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AR: Study circles make a difference

Dan Farley, executive director of the Arkansas School Boards Association (ASBA), says he attended too many meetings where people are at polar opposites, and in talking, they shut others out. That's one reason he believes so fervently in study circles, an idea launched in Arkansas in 1998 that uses a different approach to bringing people together to discuss school issues.

Indeed, study circles are credited with helping one district transform community relations that were once tense. The school board initiated the study circles by inviting a representative group of citizens to participate in structured conversations led by a trained facilitator. Initially, the participants met for four weeks, once a week, and in small groups. After the small-group meetings, all participants came together to decide on ideas most workable to improve communication.

According to Farley, "These conversations were the first step in turning things around in that district." The action plan that emerged called for five specific changes, such as televising board meetings on cable TV which happened right away and enhancing school-to-home communication.

Farley is fond of saying that "people support what they help to create," and he routinely promotes study circles as a framework for community engagement. The service is free from ASBA, and about 50 districts have used it. Most study circles revolve around three issues:

  • Student achievement
  • Family involvement
  • Early child care and education

A trained, impartial facilitator leads the groups so that all participants have a voice. Written guides provide a roadmap for discussion. But as Arkansas citizens from all over the state have found, it's still tough work to turn talk into action.

Academic Challenge in Lee County's Fertile Farmland
Lee County, snuggled next to the Mississippi River, is flat delta farmland with soil so rich that it took years for hundreds of sharecroppers to harvest its soybeans, rice, cotton, and milo. But as farming changed, people left. "When I came here 20 years ago, our school district had about 4,000 kids," says community leader Pat Audirsch. "Then it seemed we were losing a hundred kids or so a year."

Today Lee County schools serve slightly more than 1,500 students, most of whom are African American and from low-income families. But the district has been struggling with more than declining enrollment. Classified as "in need of improvement" because of low student performance, the district has searched for ways to raise student achievement and improve parent involvement.

Audirsch is an energetic volunteer chair of the Economic Development Commission, chair of a tourism group, Chamber of Commerce board member, participant in a Hometown Health walking group who was working with others to get the Lee County seat of Marianna certified as a "community of excellence" for economic development. As they were developing a list of community pluses and minuses, it became clear that something needed to be done to address the performance of the county schools. To this end, Audirsch helped organize study circles on student achievement and family involvement.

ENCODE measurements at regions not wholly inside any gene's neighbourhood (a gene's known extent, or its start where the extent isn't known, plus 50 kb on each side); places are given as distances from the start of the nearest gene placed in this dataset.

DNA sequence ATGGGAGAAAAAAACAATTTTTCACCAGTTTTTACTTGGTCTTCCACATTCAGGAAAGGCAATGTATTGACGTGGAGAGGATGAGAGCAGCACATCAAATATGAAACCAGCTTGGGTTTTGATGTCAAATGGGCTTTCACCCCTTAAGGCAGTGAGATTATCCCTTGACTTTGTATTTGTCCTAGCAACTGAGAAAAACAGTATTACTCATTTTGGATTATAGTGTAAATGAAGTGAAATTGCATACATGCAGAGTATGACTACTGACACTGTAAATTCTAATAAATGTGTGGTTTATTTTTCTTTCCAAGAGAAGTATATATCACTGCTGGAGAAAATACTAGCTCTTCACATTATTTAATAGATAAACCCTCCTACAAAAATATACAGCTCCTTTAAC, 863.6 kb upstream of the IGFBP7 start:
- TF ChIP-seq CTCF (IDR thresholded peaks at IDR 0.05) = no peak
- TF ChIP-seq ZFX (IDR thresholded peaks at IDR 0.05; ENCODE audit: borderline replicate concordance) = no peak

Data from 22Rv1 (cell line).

Recalls Bob Rose, principal of 375-student Anna Strong Middle School, "I told them I had a lot of parent involvement, but always after the fact." When Rose distributed suspension slips, he said parents were eager to talk. But he wanted their involvement before problems arose.

The study circle conversations sparked ideas:

  • Expand the gifted and talented program.
  • Develop clearer disciplinary policies.
  • Help parents deal with homework.

At the final meeting, more than 60 people whittled down their ideas to a handful of favorites, which Audirsch and a couple of parents presented to the superintendent.

Some changes did come about. A program was developed for students to shadow employees in various businesses to help them decide on career possibilities. In 2004, a district-wide gathering featured Keith Jackson, a respected pro football player, who motivated parents to get more involved. Lee County called the program Project Pride as a way of saying that parents make a difference.

When Anna Strong Middle School held its open house, Rose coupled it with a workshop on homework. "The study circle showed us that parents want this kind of help," said Rose. He adds that as a result, reading scores have been rising on the state test.

Study circles: The basics
  • Study circles contain a diverse group of people from the whole community. Broad-based representation can make the difference in success. Cast a wide net with invitations (e.g., bus drivers as well as teachers, youth ministers as well as businesspeople). Make sure to involve students. 
  •  This diverse group of 8-12 people meets together for several two-hour sessions.
  • An impartial facilitator leads the group, using a written discussion guide. The facilitator encourages different opinions and helps the group look at a problem from many viewpoints.
  • Study circles build understanding and explore a range of solutions through dialogue.
    A study circle's final step is making plans for action and change.
  • The topic should be broad enough to allow people's opinions to filter through.
  • Start early. It takes time to do a study group well. Expect to take three to five months just to plan.
  • Have leaders go through a mock study circle first. "If you can feel it, it's easier to see," says Gage-Detherow.
  • Consider training two facilitators for each circle. One serves as the recorder, but is prepared to be the facilitator if the need arises.
  • Adapt to individual community circumstances. "We've learned over the years that we sometimes can't do full-blown study circles because of [participants'] time," notes Farley. "So we adapt to the situation in a given school district."

Meanwhile, the quest continues for parent leadership to keep the changes going. "You do need people to rise up," says Audirsch, "somebody who is trusted by various members of the community."

In the Delta, an area where race and class can permeate every conversation, study circles provide a safe and respectful environment to voice personal perspectives on a topic of mutual concern the schools.

Since the study circles began, Audirsch senses "a calmer attitude in talking to each other. As a community we are not where we need to be, but we are a lot farther along than where we were."

Too touchy-feely? Try it for yourself

Heather Gage-Detherow, director of the Arkansas Study Circles Project (ASCP), acknowledges some people are skeptical at first about the process, thinking it's too touchy-feely. She says, "When participants first walk in, some of them are thinking, 'This is stupid.' When they've bought in, they're thinking, 'Something may happen, and now it's my responsibility.'"